CANADA'S LEADING INFORMATION SOURCE FOR THE METALWORKING INDUSTRY

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CANADA'S LEADING INFORMATION SOURCE FOR THE METALWORKING INDUSTRY

CANADA'S LEADING INFORMATION SOURCE FOR THE METALWORKING INDUSTRY

ASK THE EXPERT: Bimetal vs carbide tipped blades for band saws with L.S. Starrett Company’s Jay K Gordon

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SHOP: Blades are made from a variety of materials. When are bimetal blades the best option? What’s the upper limit of the operating temperatures it can withstand and hardness levels they can cut?

GORDON: The carbon blade was the first band saw blade. Everybody cut everything with a carbon blade. However, when bimetal came out in the 60s, it pretty much took over the metal sawing market. Today, it is rare to find anyone cutting metal with a carbon blade. If you’re cutting steel of any kind, bimetal is typically the first choice. If you get into some challenging alloys, you may need to bump up to carbide tipped, but generally everyone cutting steel is using bimetal these days.

Bimetal blades typically have 67/69 Rockwell C tooth hardness and so can be used in materials up to 40/45 Rockwell C. That’s not to say they won’t cut a bit above that, but then the cost per cut goes way up. For example, if you’re cutting Inconel and  trying it with a bimetal blade, will you cut it? Probably, but it may take a long time and it will likely wear out the blade . There are a lot of materials you can cut well with bimetal blades such as general steels, structural steels and carbon steels, and even some stainless steels and titanium. But they will not cut everything well. Once you get above 45 Rockwell C you need to start thinking about carbide tipped blades, because carbide itself can go up to 50+ Rockwell with a positive rake. In many cases, there are shops cutting a wide range of materials, everything from aluminum to stainless steel and all the carbons in between. But changing a blade from bimetal to carbide may not make sense if it is just for a few cuts.

SHOP: When should a carbide-tipped blade be considered the best option? What advantages does it provide? What’s the upper limit of the operating temperatures it can withstand and hardness levels it can cut?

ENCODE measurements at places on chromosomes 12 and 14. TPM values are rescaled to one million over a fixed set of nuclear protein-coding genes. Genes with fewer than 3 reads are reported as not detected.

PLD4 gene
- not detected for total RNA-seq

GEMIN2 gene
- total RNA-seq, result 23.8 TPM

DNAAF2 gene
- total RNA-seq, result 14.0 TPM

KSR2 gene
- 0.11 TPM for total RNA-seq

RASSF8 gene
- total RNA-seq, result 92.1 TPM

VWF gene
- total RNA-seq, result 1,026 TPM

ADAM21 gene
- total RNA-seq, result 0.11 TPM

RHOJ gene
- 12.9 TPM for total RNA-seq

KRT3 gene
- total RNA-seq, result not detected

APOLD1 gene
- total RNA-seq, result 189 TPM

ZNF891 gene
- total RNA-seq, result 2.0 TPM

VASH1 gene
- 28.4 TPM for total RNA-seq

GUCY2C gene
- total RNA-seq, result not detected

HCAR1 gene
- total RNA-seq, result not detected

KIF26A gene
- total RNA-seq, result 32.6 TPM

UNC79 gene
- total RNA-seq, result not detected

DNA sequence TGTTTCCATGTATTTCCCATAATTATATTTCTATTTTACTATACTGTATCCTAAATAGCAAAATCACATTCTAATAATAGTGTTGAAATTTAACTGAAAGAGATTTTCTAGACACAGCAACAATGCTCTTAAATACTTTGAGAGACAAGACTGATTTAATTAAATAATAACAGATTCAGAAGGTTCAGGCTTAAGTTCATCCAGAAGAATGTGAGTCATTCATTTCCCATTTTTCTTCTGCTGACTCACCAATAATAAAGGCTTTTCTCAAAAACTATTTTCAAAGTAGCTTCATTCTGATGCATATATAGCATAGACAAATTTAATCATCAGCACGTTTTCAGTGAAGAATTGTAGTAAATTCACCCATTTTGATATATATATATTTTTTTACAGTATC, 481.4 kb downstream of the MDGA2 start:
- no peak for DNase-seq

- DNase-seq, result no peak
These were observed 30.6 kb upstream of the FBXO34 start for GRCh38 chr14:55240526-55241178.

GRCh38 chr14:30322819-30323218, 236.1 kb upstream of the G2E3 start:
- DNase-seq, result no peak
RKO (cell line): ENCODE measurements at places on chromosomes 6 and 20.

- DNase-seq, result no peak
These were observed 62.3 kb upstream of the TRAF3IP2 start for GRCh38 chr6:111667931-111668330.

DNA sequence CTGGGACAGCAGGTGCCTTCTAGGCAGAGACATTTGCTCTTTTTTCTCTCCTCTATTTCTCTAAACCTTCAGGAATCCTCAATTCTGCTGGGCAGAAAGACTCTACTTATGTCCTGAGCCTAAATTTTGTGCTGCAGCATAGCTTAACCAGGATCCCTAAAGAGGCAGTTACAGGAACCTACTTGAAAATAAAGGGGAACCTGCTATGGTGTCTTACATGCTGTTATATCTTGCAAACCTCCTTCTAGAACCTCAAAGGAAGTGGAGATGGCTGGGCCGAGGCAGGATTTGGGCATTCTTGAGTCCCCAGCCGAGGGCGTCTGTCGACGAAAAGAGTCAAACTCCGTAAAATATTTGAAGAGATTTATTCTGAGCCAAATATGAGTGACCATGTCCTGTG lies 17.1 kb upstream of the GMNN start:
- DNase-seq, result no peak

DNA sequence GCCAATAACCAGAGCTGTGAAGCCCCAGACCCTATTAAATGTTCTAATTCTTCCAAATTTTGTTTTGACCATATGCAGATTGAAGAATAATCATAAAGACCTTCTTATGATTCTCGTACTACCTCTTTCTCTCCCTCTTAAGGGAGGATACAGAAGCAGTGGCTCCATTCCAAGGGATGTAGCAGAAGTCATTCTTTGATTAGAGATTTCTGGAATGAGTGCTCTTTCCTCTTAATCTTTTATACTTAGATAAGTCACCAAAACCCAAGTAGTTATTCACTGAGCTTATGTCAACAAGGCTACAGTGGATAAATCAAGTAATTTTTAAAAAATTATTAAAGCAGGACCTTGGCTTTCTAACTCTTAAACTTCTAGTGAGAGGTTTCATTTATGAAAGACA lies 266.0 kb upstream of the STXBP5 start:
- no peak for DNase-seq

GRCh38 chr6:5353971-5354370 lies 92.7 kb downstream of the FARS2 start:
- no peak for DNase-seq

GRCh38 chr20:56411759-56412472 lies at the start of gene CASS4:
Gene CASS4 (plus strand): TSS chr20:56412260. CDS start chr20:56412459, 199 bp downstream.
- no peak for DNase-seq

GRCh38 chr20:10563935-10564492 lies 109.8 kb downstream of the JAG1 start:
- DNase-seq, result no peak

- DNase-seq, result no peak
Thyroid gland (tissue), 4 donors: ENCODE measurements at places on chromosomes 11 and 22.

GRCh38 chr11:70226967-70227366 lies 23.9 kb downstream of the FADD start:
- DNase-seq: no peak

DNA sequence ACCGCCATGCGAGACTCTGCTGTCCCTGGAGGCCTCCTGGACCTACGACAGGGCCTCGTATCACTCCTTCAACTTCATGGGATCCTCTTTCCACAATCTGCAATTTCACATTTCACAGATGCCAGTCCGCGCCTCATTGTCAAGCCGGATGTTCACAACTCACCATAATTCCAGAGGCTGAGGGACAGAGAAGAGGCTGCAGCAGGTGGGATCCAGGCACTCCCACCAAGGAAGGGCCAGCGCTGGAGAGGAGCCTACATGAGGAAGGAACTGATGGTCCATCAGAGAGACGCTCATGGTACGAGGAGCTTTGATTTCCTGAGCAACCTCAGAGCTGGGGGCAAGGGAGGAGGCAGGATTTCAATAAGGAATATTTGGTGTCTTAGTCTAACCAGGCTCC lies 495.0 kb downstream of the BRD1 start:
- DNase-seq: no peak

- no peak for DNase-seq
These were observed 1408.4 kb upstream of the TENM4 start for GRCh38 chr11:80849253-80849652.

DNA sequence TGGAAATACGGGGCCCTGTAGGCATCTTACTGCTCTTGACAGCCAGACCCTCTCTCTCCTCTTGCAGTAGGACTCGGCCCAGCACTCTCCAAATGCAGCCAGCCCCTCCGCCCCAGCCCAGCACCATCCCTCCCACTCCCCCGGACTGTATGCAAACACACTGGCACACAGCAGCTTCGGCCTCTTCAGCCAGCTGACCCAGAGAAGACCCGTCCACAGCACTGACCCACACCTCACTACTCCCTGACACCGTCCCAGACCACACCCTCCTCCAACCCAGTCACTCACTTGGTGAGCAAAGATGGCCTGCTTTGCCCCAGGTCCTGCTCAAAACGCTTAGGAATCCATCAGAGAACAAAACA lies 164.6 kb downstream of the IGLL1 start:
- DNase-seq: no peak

GORDON: Carbide blades, which have approximately 100 Rockwell C tooth hardness, offer several advantages including long life and fast cutting.. The disadvantage is they don’t like vibration. So, if you are trying to decide whether to go up to a carbide-tipped blade, there are decisions to consider. Do you have a saw that can handle a carbide blade? You can put a carbide blade on pretty much any saw that will take the width of it.. But if you have a 40-year-old saw that is shaking and rattling, it’s probably not going to work very well. In that instance, the carbide blade is going to cost you significantly more than the bimetal, and your machine is going to be what tears up the blade (even more so than the material). Now, if you were in the market for a saw machine, and you are going to be primarily cutting hard materials, there are saws that are specifically designed for carbide. They are heavyweight, produce no vibration, and can run at much faster speeds – all the things that carbide likes. For production operations, the decision to use carbide is made because they are  not getting enough pieces on the floor. The bimetal blade may not be cutting fast enough, or blade life is not good. . Since changing blades takes time, carbide-tipped can last longer and reduce blade changes.

Jay K Gordon is the North America sales manager, saws and hand tools, with The L.S. Starrett Company

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